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Andrew Brown and Karin Brynard Launch Weeping Waters Amidst Tears of Mirth

Karin Brynard

Congratulations are in order! That was the message, loud and clear, at Cape Town’s popular literary spot, The Book Lounge, last Monday night. It was bustling once again with readers eager to hear Andrew Brown and Karin Brynard discuss the latter’s book Weeping Waters. This book, which was written in Afrikaans and published in 2009 as Plaasmoord, was translated by Isobel Dixon and Maya Fowler.

Brown said, “There’s a lot that is fresh and new in terms of South African crime fiction writing, both in the author’s handling of the issues and in her style.” He said that hers is an important new voice in the local crime fiction writing scene.
Karin Brynard and Andrew BrownWeeping Waters

Brown asked Brynard about the challenges of writing violence and the taboos she encountered around depicting the grisly death of a child. Despite the fiendish and brutal nature of Weeping Waters, this was one point when the tears of mirth flowed: “Writing violence is a bit like writing sex,” she said. “I really struggle to write a steamy scene,” she confessed. Brown noticed that sex-writing had been avoided, “They were in the pool, then their clothes were coming off … and then they were having drinks afterwards?”

“Hmmmm … that part was a bit more explicit in the Afrikaans version,” she said, giggling. “Some Afrikaans words just don’t translate.” Language aside, Brynard said, “It’s difficult to get the pitch right for a good sex scene. You can go to the one side and it becomes purple-ish; on the other hand it’s too pinkish. To keep it right is very difficult. In terms of very gory violence, the story is good enough to carry it. It is justified.”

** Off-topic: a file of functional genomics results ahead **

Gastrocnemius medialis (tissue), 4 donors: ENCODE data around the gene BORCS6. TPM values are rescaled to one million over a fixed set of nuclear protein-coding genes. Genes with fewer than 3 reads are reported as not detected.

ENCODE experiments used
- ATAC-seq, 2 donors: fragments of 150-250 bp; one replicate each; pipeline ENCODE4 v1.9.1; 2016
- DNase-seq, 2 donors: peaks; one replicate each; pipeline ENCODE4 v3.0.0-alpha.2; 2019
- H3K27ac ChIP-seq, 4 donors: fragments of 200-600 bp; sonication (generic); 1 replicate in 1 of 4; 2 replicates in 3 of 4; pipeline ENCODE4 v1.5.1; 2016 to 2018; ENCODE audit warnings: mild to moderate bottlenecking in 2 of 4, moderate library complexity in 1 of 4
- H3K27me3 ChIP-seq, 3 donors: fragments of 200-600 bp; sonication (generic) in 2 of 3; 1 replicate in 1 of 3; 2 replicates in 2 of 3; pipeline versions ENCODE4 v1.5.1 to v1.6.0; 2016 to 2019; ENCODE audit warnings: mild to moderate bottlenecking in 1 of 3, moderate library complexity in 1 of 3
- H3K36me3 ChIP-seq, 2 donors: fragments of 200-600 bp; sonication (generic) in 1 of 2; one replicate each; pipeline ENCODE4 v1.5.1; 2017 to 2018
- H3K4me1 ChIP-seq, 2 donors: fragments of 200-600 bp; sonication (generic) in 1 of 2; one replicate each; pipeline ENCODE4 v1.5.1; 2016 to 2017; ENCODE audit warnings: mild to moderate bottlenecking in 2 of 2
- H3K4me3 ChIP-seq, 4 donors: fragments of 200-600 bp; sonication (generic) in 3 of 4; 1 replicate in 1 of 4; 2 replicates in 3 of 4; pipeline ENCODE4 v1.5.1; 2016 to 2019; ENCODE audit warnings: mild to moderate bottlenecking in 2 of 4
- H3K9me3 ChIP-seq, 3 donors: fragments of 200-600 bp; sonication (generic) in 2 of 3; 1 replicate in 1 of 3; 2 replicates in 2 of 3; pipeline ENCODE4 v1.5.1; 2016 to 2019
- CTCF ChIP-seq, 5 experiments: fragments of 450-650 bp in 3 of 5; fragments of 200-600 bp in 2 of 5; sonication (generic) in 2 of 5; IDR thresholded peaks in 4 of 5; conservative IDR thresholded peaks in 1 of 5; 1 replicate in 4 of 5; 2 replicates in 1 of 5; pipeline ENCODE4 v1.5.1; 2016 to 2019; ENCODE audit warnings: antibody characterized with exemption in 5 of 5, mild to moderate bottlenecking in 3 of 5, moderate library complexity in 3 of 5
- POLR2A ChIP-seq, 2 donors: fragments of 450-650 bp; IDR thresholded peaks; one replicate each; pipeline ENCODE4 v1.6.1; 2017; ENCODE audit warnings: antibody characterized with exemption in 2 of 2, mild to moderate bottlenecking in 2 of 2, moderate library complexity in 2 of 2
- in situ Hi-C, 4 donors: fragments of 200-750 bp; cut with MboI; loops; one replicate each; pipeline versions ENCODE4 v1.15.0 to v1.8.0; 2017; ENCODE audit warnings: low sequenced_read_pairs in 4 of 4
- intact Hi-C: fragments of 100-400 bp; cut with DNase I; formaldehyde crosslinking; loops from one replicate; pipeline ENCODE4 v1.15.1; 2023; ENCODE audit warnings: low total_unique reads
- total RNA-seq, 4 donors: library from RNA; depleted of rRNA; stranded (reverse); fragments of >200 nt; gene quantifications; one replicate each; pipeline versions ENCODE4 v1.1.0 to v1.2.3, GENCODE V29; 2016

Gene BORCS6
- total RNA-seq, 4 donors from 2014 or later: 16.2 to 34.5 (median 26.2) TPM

Brown concurred that the level of violence and gore had to serve the narrative and affirmed that this was a mark of Brynard’s skill. He said: “I don’t have a problem with lots of violence. If you read the violence in there, the scalping and the blood, the rivers and the stealing of bodies and body parts. It is so excellently written.” He then turned the conversation to the nature of the book in English as opposed to the original Afrikaans.

Brynard reflected on the nature of language in Postmasberg, where she grew up. “So much of it is a soundtrack that contains a whole history and the colour and tonality of the landscape of the book. If I think of the Karoo and the Northern Cape, looking at the people who live on the farms and name their farms, it is a very Afrikaans environment. Having grown up in a very typical Afrikaner home, very conservative, very far-removed from anything English, to us, the English were aliens.” Brown assured her that the English are, indeed, that.

Brynard referred to her AA Fellowship meetings, and the challenges of being in a predominantly English environment. “To really express myself about something I feel deeply about, I can’t do it in English. The moment I switch to English, it feels fake. Now, to see these earthy characters in the book, especially the Griquas, speaking English…”

Brown said that Weeping Waters works incredibly well in English. He wondered aloud whether it worked better in Afrikaans. Brynard said, “It’s hard to tell… I’m not an objective observer any longer.”

An animated question and answer session wrapped up a fabulous evening and many queued to have their books signed and to shake the author’s hand afterwards.

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Liesl Jobson (@LieslJobson) tweeted live from the event using the hashtag #livebooks:


 

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